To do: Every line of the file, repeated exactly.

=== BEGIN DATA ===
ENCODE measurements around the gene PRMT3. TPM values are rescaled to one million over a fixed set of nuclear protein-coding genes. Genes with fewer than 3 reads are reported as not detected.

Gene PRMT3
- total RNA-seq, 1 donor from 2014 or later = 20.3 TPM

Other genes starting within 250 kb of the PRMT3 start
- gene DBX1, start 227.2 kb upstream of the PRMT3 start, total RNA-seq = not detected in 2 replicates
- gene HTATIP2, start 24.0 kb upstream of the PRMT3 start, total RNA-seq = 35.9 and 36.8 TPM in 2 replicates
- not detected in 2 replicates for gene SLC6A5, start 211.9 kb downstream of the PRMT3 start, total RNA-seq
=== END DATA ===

ENCODE measurements around the gene PRMT3. TPM values are rescaled to one million over a fixed set of nuclear protein-coding genes. Genes with fewer than 3 reads are reported as not detected.

Gene PRMT3
- total RNA-seq, 1 donor from 2014 or later = 20.3 TPM

Other genes starting within 250 kb of the PRMT3 start
- gene DBX1, start 227.2 kb upstream of the PRMT3 start, total RNA-seq = not detected in 2 replicates
- gene HTATIP2, start 24.0 kb upstream of the PRMT3 start, total RNA-seq = 35.9 and 36.8 TPM in 2 replicates
- not detected in 2 replicates for gene SLC6A5, start 211.9 kb downstream of the PRMT3 start, total RNA-seq